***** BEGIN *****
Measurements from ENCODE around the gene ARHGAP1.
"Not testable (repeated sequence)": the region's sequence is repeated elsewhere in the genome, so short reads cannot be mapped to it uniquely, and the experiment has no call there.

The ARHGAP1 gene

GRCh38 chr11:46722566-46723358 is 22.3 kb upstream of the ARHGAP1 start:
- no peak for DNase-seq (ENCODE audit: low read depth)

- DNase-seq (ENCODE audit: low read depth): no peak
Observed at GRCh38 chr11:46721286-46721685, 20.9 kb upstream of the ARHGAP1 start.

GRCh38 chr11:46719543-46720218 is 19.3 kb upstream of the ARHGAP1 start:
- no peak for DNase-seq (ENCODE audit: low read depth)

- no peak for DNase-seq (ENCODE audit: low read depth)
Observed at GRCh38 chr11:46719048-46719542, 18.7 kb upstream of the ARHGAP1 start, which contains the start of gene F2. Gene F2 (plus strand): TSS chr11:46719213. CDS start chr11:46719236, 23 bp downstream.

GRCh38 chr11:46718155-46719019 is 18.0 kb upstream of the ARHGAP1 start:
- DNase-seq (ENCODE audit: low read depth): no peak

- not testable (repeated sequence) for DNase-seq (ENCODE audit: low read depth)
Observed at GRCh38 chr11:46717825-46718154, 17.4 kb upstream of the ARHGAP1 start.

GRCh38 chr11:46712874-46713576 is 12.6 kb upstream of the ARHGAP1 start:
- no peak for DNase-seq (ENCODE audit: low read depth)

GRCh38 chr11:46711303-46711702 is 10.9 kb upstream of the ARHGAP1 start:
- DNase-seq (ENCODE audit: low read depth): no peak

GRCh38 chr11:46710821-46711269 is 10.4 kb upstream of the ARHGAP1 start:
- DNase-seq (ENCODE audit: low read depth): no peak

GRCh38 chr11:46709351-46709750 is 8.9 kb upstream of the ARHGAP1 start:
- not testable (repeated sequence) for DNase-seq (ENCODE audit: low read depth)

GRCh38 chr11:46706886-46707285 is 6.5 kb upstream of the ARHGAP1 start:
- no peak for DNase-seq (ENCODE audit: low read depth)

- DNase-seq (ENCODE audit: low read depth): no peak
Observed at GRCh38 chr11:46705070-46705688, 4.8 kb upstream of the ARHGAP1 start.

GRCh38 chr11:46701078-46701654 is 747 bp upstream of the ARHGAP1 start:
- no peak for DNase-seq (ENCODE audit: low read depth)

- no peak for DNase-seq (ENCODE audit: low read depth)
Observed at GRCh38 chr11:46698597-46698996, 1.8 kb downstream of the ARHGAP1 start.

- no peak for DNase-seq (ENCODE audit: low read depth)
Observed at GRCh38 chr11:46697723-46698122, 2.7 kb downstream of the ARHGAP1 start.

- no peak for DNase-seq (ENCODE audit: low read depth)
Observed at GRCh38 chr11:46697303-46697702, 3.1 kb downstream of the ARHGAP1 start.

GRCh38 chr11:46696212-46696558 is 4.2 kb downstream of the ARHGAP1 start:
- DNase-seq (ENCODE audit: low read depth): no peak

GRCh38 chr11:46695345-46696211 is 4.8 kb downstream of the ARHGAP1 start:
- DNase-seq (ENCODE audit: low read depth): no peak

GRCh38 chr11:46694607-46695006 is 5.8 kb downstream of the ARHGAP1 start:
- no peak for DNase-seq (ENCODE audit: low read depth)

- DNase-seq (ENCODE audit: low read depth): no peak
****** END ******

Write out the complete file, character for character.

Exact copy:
Measurements from ENCODE around the gene ARHGAP1.
"Not testable (repeated sequence)": the region's sequence is repeated elsewhere in the genome, so short reads cannot be mapped to it uniquely, and the experiment has no call there.

The ARHGAP1 gene

GRCh38 chr11:46722566-46723358 is 22.3 kb upstream of the ARHGAP1 start:
- no peak for DNase-seq (ENCODE audit: low read depth)

- DNase-seq (ENCODE audit: low read depth): no peak
Observed at GRCh38 chr11:46721286-46721685, 20.9 kb upstream of the ARHGAP1 start.

GRCh38 chr11:46719543-46720218 is 19.3 kb upstream of the ARHGAP1 start:
- no peak for DNase-seq (ENCODE audit: low read depth)

- no peak for DNase-seq (ENCODE audit: low read depth)
Observed at GRCh38 chr11:46719048-46719542, 18.7 kb upstream of the ARHGAP1 start, which contains the start of gene F2. Gene F2 (plus strand): TSS chr11:46719213. CDS start chr11:46719236, 23 bp downstream.

GRCh38 chr11:46718155-46719019 is 18.0 kb upstream of the ARHGAP1 start:
- DNase-seq (ENCODE audit: low read depth): no peak

- not testable (repeated sequence) for DNase-seq (ENCODE audit: low read depth)
Observed at GRCh38 chr11:46717825-46718154, 17.4 kb upstream of the ARHGAP1 start.

GRCh38 chr11:46712874-46713576 is 12.6 kb upstream of the ARHGAP1 start:
- no peak for DNase-seq (ENCODE audit: low read depth)

GRCh38 chr11:46711303-46711702 is 10.9 kb upstream of the ARHGAP1 start:
- DNase-seq (ENCODE audit: low read depth): no peak

GRCh38 chr11:46710821-46711269 is 10.4 kb upstream of the ARHGAP1 start:
- DNase-seq (ENCODE audit: low read depth): no peak

GRCh38 chr11:46709351-46709750 is 8.9 kb upstream of the ARHGAP1 start:
- not testable (repeated sequence) for DNase-seq (ENCODE audit: low read depth)

GRCh38 chr11:46706886-46707285 is 6.5 kb upstream of the ARHGAP1 start:
- no peak for DNase-seq (ENCODE audit: low read depth)

- DNase-seq (ENCODE audit: low read depth): no peak
Observed at GRCh38 chr11:46705070-46705688, 4.8 kb upstream of the ARHGAP1 start.

GRCh38 chr11:46701078-46701654 is 747 bp upstream of the ARHGAP1 start:
- no peak for DNase-seq (ENCODE audit: low read depth)

- no peak for DNase-seq (ENCODE audit: low read depth)
Observed at GRCh38 chr11:46698597-46698996, 1.8 kb downstream of the ARHGAP1 start.

- no peak for DNase-seq (ENCODE audit: low read depth)
Observed at GRCh38 chr11:46697723-46698122, 2.7 kb downstream of the ARHGAP1 start.

- no peak for DNase-seq (ENCODE audit: low read depth)
Observed at GRCh38 chr11:46697303-46697702, 3.1 kb downstream of the ARHGAP1 start.

GRCh38 chr11:46696212-46696558 is 4.2 kb downstream of the ARHGAP1 start:
- DNase-seq (ENCODE audit: low read depth): no peak

GRCh38 chr11:46695345-46696211 is 4.8 kb downstream of the ARHGAP1 start:
- DNase-seq (ENCODE audit: low read depth): no peak

GRCh38 chr11:46694607-46695006 is 5.8 kb downstream of the ARHGAP1 start:
- no peak for DNase-seq (ENCODE audit: low read depth)

- DNase-seq (ENCODE audit: low read depth): no peak